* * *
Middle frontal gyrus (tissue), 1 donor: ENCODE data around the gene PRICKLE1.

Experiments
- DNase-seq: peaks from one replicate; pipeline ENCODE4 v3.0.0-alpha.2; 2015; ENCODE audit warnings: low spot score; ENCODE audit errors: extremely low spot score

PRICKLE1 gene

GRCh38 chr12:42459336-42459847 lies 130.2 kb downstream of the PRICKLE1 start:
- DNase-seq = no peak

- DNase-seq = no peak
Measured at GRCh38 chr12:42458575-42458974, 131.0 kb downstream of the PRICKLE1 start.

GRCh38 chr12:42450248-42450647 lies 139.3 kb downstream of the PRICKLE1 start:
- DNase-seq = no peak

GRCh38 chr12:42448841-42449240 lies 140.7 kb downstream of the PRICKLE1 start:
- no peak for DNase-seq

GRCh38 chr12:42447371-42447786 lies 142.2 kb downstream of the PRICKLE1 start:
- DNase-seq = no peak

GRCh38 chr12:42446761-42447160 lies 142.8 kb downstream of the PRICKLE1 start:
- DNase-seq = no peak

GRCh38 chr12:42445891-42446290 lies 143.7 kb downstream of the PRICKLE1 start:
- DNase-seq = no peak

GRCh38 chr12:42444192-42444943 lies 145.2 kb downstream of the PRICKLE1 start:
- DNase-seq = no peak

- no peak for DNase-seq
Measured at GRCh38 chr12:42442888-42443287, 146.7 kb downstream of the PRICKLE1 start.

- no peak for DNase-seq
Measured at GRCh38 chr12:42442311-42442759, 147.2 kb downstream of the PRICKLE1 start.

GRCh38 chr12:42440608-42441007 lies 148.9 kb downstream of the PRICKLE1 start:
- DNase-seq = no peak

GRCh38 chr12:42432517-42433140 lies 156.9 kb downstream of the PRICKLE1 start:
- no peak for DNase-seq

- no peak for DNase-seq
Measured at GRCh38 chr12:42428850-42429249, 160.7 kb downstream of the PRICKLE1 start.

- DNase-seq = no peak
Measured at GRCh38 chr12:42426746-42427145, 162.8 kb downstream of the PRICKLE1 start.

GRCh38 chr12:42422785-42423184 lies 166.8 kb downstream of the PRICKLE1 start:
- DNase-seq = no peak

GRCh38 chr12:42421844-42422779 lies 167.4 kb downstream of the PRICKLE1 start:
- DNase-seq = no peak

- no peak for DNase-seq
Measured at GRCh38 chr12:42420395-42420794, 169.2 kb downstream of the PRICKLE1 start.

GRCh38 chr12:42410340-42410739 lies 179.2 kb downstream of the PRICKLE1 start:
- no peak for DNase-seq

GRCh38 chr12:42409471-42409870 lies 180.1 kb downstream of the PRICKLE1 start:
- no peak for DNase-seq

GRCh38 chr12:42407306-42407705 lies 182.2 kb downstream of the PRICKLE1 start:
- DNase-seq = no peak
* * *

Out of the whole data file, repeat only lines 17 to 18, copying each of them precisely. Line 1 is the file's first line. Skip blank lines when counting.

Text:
GRCh38 chr12:42445891-42446290 lies 143.7 kb downstream of the PRICKLE1 start:
- DNase-seq = no peak